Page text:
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Official figures state that the UK’s manufacturing sector is responsible for 9% of GDP, whilst other reports put the figure even higher at 15% or even as much as 23%[i]. And while it is undeniable that the sector has been impacted by the looming threat of Brexit in recent months, the UK is currently the ninth largest manufacturing nation in the world, with the sector employing 2.7 million people and accounting for 45% of the country’s exports[ii].
We take a closer look at the UK’s manufacturing sector and some of the challenges it is facing, as well as risks that companies operating in the industry need to be aware of…
What do we manufacture in the UK?
Famously the UK’s manufacturing industry has centred around cars, with motor giants such as BMW and Toyota all having UK-based factories. And while the automotive market has struggled recently, with car production declining for 12 consecutive months, the sector received several significant boosts in July with the news that Jaguar Land Rover is set to invest billions in producing electric vehicles in the UK[iii] and BMW launching an electric Mini, which will also be produced in its Oxford base.
But it’s not just cars that the UK’s factories are known for producing; food and drink and tobacco products accounts for the biggest percentage of UK production (11%), followed by transport equipment (8%), basic metals (8%) and pharmaceutical products (6%)[iv].
The fourth industrial revolution
All areas of manufacturing, from cars to pharmaceuticals, are facing big changes in the coming years as manufacturing undergoes what many are terming the ‘fourth industrial revolution’. Experts expect that within the next ten years manufacturing will primarily take place within ‘smart factories’ which make use of new, disruptive technologies and automated processes to make the manufacturing process more adaptable and efficient.
This is already being seen to an extent with the UK’s first ‘smart factory’ opening in Sheffield in July 2019 as part of a collaboration between Rolls Royce, Accenture and Sheffield University and a growing number of manufacturers adopting tech such as 3D printers and Computer Aided Design.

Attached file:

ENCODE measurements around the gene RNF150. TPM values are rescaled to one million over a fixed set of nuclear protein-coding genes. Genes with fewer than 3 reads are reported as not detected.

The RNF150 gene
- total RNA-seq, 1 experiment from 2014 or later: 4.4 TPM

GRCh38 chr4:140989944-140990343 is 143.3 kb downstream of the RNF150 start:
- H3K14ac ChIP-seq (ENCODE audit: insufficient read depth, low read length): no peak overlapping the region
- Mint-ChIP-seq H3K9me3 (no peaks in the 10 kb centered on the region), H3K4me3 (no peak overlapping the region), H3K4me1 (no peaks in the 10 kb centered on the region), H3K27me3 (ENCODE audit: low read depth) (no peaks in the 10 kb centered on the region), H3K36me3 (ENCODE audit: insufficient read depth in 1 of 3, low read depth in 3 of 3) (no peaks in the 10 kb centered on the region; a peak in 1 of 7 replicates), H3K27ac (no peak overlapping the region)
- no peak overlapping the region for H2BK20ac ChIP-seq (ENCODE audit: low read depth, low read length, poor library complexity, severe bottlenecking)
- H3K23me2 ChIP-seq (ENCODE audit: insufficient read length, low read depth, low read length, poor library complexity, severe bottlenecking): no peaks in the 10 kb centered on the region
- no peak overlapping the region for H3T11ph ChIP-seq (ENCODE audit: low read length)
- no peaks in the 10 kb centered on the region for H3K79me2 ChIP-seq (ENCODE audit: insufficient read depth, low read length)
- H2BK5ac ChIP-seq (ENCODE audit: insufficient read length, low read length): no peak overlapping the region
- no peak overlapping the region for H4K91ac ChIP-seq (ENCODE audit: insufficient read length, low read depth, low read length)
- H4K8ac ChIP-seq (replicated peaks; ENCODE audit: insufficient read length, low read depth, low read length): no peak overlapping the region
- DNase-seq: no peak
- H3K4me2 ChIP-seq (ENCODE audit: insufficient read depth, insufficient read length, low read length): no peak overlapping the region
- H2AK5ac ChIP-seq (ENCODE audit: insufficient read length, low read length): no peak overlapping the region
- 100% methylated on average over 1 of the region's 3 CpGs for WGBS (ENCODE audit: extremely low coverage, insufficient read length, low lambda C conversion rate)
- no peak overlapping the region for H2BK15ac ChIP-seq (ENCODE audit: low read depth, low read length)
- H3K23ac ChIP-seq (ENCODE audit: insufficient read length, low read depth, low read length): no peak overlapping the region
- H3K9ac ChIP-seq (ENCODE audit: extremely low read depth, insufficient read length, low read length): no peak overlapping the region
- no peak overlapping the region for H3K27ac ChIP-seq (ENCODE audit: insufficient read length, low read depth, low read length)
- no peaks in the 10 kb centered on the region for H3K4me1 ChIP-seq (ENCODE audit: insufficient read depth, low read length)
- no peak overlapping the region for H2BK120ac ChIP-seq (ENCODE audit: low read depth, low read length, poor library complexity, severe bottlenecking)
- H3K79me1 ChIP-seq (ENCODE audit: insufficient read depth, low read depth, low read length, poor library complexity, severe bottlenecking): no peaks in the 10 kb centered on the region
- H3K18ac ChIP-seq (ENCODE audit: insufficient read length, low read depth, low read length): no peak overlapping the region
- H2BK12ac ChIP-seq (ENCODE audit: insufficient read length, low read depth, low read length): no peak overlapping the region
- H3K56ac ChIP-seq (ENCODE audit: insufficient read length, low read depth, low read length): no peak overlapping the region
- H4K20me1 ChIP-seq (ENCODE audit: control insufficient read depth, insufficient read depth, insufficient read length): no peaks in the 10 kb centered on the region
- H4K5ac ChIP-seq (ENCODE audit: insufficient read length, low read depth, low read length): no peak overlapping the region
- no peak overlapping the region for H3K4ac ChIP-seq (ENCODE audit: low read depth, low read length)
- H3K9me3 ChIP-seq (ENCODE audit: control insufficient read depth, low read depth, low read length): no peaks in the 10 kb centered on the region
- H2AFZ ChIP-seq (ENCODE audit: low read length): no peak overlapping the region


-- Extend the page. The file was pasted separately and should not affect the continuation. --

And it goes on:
But while these advancements are great news for the manufacturing sector and will hopefully help move the industry forward, they do bring with them potential risks. For example, if production is reliant on increasingly complex, and expensive technology, what are the implications if it breaks? It could take a long time to repair or have a knock-on effect on other equipment, meaning companies will need to have adequate insurance in place, to ensure they can be up and running again with minimal business disruption. For example, the sum insured and indemnity period for any business interruption cover may need to be greater than previously.
There is also the potential that businesses could become increasingly vulnerable to cyber attacks or data loss, as well as implications for liability. If machines are responsible for monitoring and carrying out all steps of the manufacturing process, who is liable if the resulting product causes damage or injury?
In addition, smart factories by their very nature will house complex and often bespoke machinery worth significant sums, meaning that the implications of natural disasters or accidents are much greater and, again, businesses will need to ensure they have adequate levels of cover in place.
Supply chain challenges
As well as adapting to smart factories, manufacturing businesses also need to be aware of and respond to supply chain challenges. The manufacturing supply chain is vulnerable to a number of risks, including distribution disruptions such as a supplier’s factory having to close unexpectedly, increased competition and price rises, all of which can prevent or delay manufacturers from getting the materials they need.
These risks aren’t new, but there are several factors which mean that supply chain issues could become more prevalent in the near future, the most significant of which is Brexit. With many UK manufacturers relying on imported materials, there are concerns they may have difficulty getting their hands on vital components once Britain leaves the EU, or face significantly increased costs. If there is a ‘no deal’ Brexit, then there are likely to be a raft of new regulations and processes around trading with the EU, which could lead to delays in receiving goods.
When it comes to supply chain concerns, it pays to have adequate protection, plus a solid, tested business continuity plan which provides robust solutions and alternative suppliers who can be utilised should the worst happen.
How can NIG help?
With significant changes facing the manufacturing sector in the coming years, it’s never been more important to have the right protection in place. NIG’s Manufacturers Combined product covers Material Damage and Business Interruption, as well as Employers’, Public and Products Liability, with flexible policy limits which have the potential to be uplifted. Brokers can access our Business Interruption cost calculator free of charge, to help calculate what level of protection their customers need.
We also offer Cyber Cover to protect against the ever-growing threat of digital attacks.
For more information head to NIG.com to take a closer look at our policy features and benefits, or give your NIG sales contact a call.